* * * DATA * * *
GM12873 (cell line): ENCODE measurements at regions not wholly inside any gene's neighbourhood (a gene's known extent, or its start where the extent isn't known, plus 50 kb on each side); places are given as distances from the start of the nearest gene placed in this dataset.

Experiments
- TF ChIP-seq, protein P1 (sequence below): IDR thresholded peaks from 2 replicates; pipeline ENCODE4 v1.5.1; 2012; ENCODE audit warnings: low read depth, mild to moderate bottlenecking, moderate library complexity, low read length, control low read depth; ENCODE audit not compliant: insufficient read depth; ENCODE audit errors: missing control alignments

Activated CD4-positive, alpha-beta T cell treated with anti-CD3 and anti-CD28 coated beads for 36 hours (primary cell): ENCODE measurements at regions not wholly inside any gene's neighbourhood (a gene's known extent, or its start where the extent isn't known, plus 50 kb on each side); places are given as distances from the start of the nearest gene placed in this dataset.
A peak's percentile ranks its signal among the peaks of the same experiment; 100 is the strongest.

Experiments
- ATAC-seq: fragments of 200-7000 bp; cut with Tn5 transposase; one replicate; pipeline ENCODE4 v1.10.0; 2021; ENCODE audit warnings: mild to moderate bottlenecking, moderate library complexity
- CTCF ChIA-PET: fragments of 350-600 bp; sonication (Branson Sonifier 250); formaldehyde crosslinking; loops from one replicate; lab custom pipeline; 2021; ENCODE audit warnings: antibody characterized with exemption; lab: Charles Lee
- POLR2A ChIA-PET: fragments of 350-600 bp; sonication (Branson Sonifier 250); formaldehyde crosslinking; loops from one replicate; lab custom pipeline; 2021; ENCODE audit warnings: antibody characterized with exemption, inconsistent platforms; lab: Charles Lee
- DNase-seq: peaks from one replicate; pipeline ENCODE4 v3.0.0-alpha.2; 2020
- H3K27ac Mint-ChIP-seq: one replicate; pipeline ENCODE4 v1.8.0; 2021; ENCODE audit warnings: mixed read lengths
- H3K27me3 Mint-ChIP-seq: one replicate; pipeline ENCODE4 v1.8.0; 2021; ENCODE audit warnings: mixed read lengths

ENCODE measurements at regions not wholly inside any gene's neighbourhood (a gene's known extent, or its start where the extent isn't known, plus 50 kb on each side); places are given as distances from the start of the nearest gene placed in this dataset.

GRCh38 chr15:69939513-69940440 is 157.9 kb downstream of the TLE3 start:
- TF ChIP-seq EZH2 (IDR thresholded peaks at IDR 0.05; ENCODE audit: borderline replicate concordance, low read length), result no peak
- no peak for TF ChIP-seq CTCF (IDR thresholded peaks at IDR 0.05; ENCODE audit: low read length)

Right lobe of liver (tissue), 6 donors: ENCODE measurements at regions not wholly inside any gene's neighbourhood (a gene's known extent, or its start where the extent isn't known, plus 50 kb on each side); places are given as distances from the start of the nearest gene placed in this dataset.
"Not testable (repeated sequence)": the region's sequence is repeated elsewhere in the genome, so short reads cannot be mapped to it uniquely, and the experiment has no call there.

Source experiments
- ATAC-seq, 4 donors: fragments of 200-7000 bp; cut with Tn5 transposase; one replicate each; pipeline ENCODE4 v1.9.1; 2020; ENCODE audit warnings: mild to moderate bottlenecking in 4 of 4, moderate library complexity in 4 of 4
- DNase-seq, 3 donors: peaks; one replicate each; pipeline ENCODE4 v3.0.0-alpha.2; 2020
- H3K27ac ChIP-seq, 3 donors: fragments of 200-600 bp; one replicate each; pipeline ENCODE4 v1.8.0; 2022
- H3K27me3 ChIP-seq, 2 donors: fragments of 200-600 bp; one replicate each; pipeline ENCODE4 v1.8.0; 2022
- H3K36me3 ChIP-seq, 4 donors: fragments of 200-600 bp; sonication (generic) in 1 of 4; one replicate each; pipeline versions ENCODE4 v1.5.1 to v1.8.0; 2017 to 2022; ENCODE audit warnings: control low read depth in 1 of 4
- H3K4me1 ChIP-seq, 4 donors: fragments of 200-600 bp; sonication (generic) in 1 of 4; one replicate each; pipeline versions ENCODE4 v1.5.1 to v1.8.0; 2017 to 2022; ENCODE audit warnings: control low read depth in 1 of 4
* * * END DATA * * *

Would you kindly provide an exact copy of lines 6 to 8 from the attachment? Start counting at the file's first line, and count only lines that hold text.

Experiments
- ATAC-seq: fragments of 200-7000 bp; cut with Tn5 transposase; one replicate; pipeline ENCODE4 v1.10.0; 2021; ENCODE audit warnings: mild to moderate bottlenecking, moderate library complexity
- CTCF ChIA-PET: fragments of 350-600 bp; sonication (Branson Sonifier 250); formaldehyde crosslinking; loops from one replicate; lab custom pipeline; 2021; ENCODE audit warnings: antibody characterized with exemption; lab: Charles Lee